It’s an exciting time for engineers working in the U.S. electric power industry. Talent shortages in the U.S. brings competition between employers - and opportunities for Canadian engineers. Read more here.
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Canadian Transmission and Distribution Engineers Flock South for Career Opportunities

Date: 20 September 2018

It’s an exciting time for engineers working in the U.S. electric power industry.

 

 

A robust economy, a growing population, and pledges of government infrastructure spending are resulting in major new projects appearing across the country. Much of the current power Transmission and Distribution (T&D) system dates back to the 1960s and 1970s, which means there is a strong need to upgrade and expand to better accommodate renewable energy sources and adapt to the rapidly changing energy mix. You can already see examples of this activity in New England, where upgrades to the region’s older infrastructure are already well underway, and Texas, where new oilfield discoveries have driven construction of new transmission lines.


In fact, the Edison Electric Institute, the group representing investor-owned power companies across the U.S., says its members spent $20.8 billion on transmission infrastructure in 2016 alone. From now through to 2020, the institute expects another $90 billion to be spent on T&D development in the U.S.


The situation is much different north of the border, however. In recent years, a number of major transmission projects have already been built to help address Canada’s own aging power infrastructure. Following the completion of major projects like the Eastern and Western Alberta Transmission Lines and British Columbia’s Interior to Mainland Transmission Line, the country’s transmission and distribution sector is increasingly moving into maintenance mode.


Talent shortage in the U.S. brings competition between employers - and opportunities for Canadian engineers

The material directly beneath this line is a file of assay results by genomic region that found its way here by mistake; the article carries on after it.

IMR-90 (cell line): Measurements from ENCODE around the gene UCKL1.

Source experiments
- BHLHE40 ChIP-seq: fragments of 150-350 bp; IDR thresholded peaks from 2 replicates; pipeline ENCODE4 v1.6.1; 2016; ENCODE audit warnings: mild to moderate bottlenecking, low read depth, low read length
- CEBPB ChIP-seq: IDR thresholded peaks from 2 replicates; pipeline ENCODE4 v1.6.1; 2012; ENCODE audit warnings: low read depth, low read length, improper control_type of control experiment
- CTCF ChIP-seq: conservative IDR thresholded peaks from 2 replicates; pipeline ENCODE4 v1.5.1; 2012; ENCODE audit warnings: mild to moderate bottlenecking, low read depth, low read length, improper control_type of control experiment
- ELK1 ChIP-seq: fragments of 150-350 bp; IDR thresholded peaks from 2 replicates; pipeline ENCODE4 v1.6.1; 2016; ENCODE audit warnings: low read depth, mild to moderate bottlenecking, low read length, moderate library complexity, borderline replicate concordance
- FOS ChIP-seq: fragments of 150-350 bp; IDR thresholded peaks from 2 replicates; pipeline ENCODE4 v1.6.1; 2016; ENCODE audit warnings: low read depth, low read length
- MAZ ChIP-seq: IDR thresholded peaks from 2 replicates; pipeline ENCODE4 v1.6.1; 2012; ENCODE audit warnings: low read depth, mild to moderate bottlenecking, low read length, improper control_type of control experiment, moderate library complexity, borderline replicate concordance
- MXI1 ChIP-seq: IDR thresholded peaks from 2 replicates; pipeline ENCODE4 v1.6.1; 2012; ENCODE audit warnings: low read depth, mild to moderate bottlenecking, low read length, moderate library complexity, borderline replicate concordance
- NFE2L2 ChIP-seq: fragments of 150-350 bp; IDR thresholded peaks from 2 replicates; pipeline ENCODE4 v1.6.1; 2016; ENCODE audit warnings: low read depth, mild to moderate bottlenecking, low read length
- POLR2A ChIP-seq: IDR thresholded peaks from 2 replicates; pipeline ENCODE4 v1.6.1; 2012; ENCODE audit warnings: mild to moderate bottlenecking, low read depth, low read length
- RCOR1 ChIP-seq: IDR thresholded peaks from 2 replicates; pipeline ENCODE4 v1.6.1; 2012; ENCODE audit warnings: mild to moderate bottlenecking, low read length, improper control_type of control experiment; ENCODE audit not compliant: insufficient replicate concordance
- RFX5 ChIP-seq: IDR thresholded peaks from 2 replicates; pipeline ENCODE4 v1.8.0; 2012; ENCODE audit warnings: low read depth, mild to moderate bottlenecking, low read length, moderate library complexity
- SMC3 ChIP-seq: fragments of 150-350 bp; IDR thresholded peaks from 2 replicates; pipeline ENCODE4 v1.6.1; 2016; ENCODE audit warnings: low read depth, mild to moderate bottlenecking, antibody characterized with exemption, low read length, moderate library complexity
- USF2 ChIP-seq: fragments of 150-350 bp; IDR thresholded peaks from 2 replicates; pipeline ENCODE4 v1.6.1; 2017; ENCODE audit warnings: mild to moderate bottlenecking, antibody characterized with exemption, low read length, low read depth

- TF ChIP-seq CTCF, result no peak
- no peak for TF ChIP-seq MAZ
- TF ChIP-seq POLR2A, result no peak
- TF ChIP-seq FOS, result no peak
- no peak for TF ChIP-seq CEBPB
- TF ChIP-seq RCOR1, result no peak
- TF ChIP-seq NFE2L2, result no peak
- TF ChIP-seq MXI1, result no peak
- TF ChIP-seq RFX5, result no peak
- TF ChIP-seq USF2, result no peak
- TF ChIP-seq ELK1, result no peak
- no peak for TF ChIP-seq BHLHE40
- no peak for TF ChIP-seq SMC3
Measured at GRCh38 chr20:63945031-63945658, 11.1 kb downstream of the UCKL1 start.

Meanwhile, the growing U.S. industry is grappling with a shortage of talent across the board, from the technical level all the way up to project management. Canadian engineers eager to burnish their credentials with experience on multi-billion-dollar megaprojects are looking south of the border for those career-building opportunities—and U.S. firms are happy to oblige them.


“It’s a great opportunity for both sides,” says Joshua Hurd, Senior Specialist Recruitment Consultant, LVI Associates. “The U.S. gets quality talent to aid the industry’s continued growth and Canadians get the opportunity to grow their personal equity within the U.S. market by rounding out their skillset and working on larger scale, more exciting projects.”


For a U.S. company, hiring Canadian is an easy decision to make. There is a shared language and culture between the two countries, and Canadian engineers tend to be more familiar with NSERC compliance requirements than workers coming from further away. However, professional engineer (PE) licensing can be a sticking point for some employers.


“Licensing is important within the T&D space,” Hurd explains. “You need to find an employer who is willing to make an investment in the Canadian employee, and in return, the employee needs to be willing to invest in the firm.”


He notes that PE licensing is seen as a valuable asset by many employers. With this designation, engineers can sign and seal plans and drawings, among other professional advantages. A handful of states have mutual recognition agreements for engineers coming from Canada to recognize the Canadian P.Eng designation, but employers looking specifically for a licensed PE are likely to be cautious about hiring foreign talent.


Still, Canadians are definitely easier for U.S. companies to bring in than workers from other countries. Treaty NAFTA (TN) visas, which are open only to citizens of Mexico, Canada and the U.S., are relatively simple and cheap to acquire, and can be renewed indefinitely once held.


By comparison, the H1-B visa required for workers from non-NAFTA countries is more expensive and burdensome for an employer. In most cases, the H1-B visa can also only be extended after the initial three-year term for an extra three years, which could potentially be a concern if a company is hiring for a lengthy, complex development. Understandably, employers tend to favor candidates that can commit for the duration of a project.


“We are seeing more long-term projects being implemented and therefore, Canadian candidates see their move to the U.S. as a long-term investment,” Hurd says. “That’s definitely the preference for firms staffing these long-term projects.”


Get in touch


Need help sourcing talent for your company’s next engineering project? Speak to our expert consultants today, or click here to find out more about LVI Associates and how we connect clients with top industry talent.

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